Of all the cycling disciplines, time trialists seem most obsessed with how their equipment and setup affects their speed. And for good reason! The TT is the “race of truth” where you don’t get to hide in the draft or play cat and mouse with other riders. When it’s just you versus the clock, you want the very best bike for the job.

Zwift’s recent release of the Drop Shop opened up a whole new universe of TT frames, taking us from just one (the “Zwift TT”) to twelve options! Now all the TT racers are asking which TT frame is best?

We’ve already looked at which TT frames perform best on flat/mixed routes. The next question for TT racers is: what about climbing?

We’ve been hard at work in our lab testing wheels and frames, and this is the sixth in a series of posts giving you some solid, data-driven answers. Read more speed tests here >

*First, a Disclaimer

These frames are the fastest up the Alpe, but that means they won’t be the fastest down or on flat sections since climbing frames are lightweight and less aero. So you’ll want to think through your strengths as a rider when choosing your frames and wheels for races.

Each piece of equipment has unique weight and aerodynamic (CdA) values, making them perform in ways that mirror outdoor physics. Lighter items perform better on climbs, while more aerodynamic items perform better on the flats. Differences between options will also be magnified or minimized by your own power levels, drafting abilities, and more.

Your best Zwift setup, more than ever, depends on your specific situation.

About the Results

Below you will find the 2 fastest TT frames for climbing Alpe du Zwift. We only chose 2 because these stand out from the crowd!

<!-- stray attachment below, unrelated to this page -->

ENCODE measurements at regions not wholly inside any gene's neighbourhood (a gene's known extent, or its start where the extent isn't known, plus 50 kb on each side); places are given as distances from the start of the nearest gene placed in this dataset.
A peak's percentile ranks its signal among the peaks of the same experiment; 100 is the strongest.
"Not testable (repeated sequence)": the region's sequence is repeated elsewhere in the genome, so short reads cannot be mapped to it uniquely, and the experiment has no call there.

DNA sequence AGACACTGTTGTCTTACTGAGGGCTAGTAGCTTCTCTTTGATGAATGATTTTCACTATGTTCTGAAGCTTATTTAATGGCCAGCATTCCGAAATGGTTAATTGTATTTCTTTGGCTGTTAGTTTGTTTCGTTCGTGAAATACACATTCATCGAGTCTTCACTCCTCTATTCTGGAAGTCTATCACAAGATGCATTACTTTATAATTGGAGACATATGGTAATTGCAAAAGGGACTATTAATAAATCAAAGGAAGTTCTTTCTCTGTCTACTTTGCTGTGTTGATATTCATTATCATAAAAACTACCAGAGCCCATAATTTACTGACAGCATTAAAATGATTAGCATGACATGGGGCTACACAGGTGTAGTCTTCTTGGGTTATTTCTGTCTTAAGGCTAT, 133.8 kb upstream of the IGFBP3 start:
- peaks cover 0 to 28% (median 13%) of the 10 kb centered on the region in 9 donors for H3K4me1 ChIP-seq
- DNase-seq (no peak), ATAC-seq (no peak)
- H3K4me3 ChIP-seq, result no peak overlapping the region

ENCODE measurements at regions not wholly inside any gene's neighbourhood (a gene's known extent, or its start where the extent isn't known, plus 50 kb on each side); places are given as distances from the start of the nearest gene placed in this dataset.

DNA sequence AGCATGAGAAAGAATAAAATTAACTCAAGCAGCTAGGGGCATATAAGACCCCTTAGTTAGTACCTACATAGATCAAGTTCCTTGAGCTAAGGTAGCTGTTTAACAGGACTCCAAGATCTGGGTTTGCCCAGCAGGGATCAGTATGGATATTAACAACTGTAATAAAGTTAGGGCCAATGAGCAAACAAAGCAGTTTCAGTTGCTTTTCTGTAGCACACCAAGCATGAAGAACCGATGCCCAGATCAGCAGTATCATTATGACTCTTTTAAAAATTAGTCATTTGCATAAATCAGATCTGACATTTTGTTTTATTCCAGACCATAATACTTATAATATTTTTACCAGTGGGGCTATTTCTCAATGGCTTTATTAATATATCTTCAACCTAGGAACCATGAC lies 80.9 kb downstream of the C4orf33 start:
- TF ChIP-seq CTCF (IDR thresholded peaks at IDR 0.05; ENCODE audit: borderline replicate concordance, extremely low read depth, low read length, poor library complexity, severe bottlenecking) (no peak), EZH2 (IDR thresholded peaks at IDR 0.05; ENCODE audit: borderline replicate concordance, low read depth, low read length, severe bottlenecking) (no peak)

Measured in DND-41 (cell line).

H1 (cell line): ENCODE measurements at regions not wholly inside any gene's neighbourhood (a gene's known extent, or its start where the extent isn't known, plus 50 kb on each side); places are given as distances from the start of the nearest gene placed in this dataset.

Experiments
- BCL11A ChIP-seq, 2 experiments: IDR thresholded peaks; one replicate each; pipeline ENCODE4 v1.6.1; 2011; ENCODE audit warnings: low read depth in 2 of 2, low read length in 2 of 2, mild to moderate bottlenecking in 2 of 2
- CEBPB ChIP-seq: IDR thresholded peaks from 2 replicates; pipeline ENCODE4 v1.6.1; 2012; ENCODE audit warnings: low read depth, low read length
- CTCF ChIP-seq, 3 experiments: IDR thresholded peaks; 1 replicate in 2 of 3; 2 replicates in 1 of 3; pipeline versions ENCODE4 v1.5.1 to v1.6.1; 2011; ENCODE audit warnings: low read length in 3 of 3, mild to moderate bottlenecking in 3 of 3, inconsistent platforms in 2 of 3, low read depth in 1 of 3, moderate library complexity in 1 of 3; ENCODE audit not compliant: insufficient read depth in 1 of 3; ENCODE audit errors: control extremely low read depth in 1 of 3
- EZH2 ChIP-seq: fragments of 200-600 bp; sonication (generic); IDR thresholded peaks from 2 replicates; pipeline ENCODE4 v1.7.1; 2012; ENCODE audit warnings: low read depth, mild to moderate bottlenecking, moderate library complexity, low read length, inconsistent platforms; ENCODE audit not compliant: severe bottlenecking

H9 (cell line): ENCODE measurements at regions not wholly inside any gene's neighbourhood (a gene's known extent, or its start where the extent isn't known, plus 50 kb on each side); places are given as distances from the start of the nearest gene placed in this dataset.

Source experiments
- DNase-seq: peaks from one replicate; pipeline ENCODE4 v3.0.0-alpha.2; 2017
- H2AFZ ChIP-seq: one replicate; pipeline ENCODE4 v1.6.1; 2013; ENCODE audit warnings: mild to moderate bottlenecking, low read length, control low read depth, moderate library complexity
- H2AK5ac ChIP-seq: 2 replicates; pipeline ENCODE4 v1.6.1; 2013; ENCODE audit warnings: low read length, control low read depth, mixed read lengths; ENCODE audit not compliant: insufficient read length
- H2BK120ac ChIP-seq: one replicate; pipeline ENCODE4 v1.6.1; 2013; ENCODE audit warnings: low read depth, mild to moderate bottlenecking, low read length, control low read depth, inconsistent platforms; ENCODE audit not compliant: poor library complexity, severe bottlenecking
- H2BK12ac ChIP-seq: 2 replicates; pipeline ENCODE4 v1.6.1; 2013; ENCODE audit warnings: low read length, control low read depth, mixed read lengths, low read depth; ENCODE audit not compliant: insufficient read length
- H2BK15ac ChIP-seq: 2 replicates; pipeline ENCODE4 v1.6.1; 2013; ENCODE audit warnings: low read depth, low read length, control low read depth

This list is based on our recent speed tests of 100+ rides up Alpe du Zwift, a 12.2km, 8% monster of a climb which takes around 50 minutes to complete for our 75kg TT test rider at 300 watts steady using the basic Zwift 32mm carbon wheelset. We tested all frames using the same power levels and rider weight, making it easy to spot which frames performed best.

Your Winners

#1: Specialized Shiv S-Works

852,000 Drops to purchase, must be Level 10+

Turning in the best time up the Alpe (50:03), the Shiv S-Works must be quite light in-game. It is also the 4th-fastest frame on flat and mixed courses, so not a bad all-around frame.

#2: Cervelo P5

710,000 Drops to purchase, must be Level 15+

The P5 is the real standout here. Only 2 seconds slower up the Alpe than the Shiv S-Works, it is significantly faster on our flat/mixed route tests (5 seconds faster on a 35-minute lap of Volcano Climb), meaning this is the best all-around TT frame available.

What’s the Time Gap?

The next fastest frame after the 2 above (the Diamondback Andean) is 5 seconds slower up the Alpe. The slowest frame in our tests was surprisingly the Ventum One, turning in a 50:38 time, a full 35 seconds slower than the Specialized Shiv S-Works.

About the Wheels

It is worth noting that, while we show the frames above with the Zipp 808/Super9 disc wheelset, you wouldn’t want to run these in a climbing TT since they are heavy and therefore slow uphill. See 9 Fastest* Wheels for Climbing for details on the best climbing wheels.

TT vs Draftable Frames

Many Zwifters have asked if TT frames will perform better than standard “draftable” frames on long climbs since drafting isn’t much of a factor there. That reasoning is solid, except for the fact that these TT frames are heavy! Even the slowest draftable frame (Zwift Steel) still beats the fastest TT frame up the Alpe, and by 6 seconds! So a TT is never your best option in a long climbing race.

(Also: drafting is still a significant factor up the Alpe.)

Share Your Thoughts

We hope all you TT masochists found this post useful. Got questions or comments? Post below!